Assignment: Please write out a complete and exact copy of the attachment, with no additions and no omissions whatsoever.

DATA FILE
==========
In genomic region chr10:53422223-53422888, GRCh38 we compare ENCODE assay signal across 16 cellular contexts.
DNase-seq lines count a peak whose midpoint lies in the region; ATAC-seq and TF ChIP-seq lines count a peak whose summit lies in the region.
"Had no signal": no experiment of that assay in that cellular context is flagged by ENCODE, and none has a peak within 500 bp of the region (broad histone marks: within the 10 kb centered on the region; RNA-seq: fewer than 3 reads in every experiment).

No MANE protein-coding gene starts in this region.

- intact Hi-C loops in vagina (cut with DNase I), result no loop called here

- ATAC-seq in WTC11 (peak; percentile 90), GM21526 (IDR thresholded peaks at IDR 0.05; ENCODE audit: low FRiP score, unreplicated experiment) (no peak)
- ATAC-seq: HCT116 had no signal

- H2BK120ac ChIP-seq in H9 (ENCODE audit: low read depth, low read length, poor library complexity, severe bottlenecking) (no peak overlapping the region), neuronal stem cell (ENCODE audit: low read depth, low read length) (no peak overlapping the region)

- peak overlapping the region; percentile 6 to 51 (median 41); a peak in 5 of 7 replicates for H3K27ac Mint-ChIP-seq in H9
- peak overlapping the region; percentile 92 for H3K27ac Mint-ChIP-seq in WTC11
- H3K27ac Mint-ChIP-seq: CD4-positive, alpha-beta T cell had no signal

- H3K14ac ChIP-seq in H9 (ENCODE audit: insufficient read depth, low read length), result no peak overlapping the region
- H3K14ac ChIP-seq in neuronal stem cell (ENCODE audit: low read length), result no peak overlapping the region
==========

In genomic region chr10:53422223-53422888, GRCh38 we compare ENCODE assay signal across 16 cellular contexts.
DNase-seq lines count a peak whose midpoint lies in the region; ATAC-seq and TF ChIP-seq lines count a peak whose summit lies in the region.
"Had no signal": no experiment of that assay in that cellular context is flagged by ENCODE, and none has a peak within 500 bp of the region (broad histone marks: within the 10 kb centered on the region; RNA-seq: fewer than 3 reads in every experiment).

No MANE protein-coding gene starts in this region.

- intact Hi-C loops in vagina (cut with DNase I), result no loop called here

- ATAC-seq in WTC11 (peak; percentile 90), GM21526 (IDR thresholded peaks at IDR 0.05; ENCODE audit: low FRiP score, unreplicated experiment) (no peak)
- ATAC-seq: HCT116 had no signal

- H2BK120ac ChIP-seq in H9 (ENCODE audit: low read depth, low read length, poor library complexity, severe bottlenecking) (no peak overlapping the region), neuronal stem cell (ENCODE audit: low read depth, low read length) (no peak overlapping the region)

- peak overlapping the region; percentile 6 to 51 (median 41); a peak in 5 of 7 replicates for H3K27ac Mint-ChIP-seq in H9
- peak overlapping the region; percentile 92 for H3K27ac Mint-ChIP-seq in WTC11
- H3K27ac Mint-ChIP-seq: CD4-positive, alpha-beta T cell had no signal

- H3K14ac ChIP-seq in H9 (ENCODE audit: insufficient read depth, low read length), result no peak overlapping the region
- H3K14ac ChIP-seq in neuronal stem cell (ENCODE audit: low read length), result no peak overlapping the region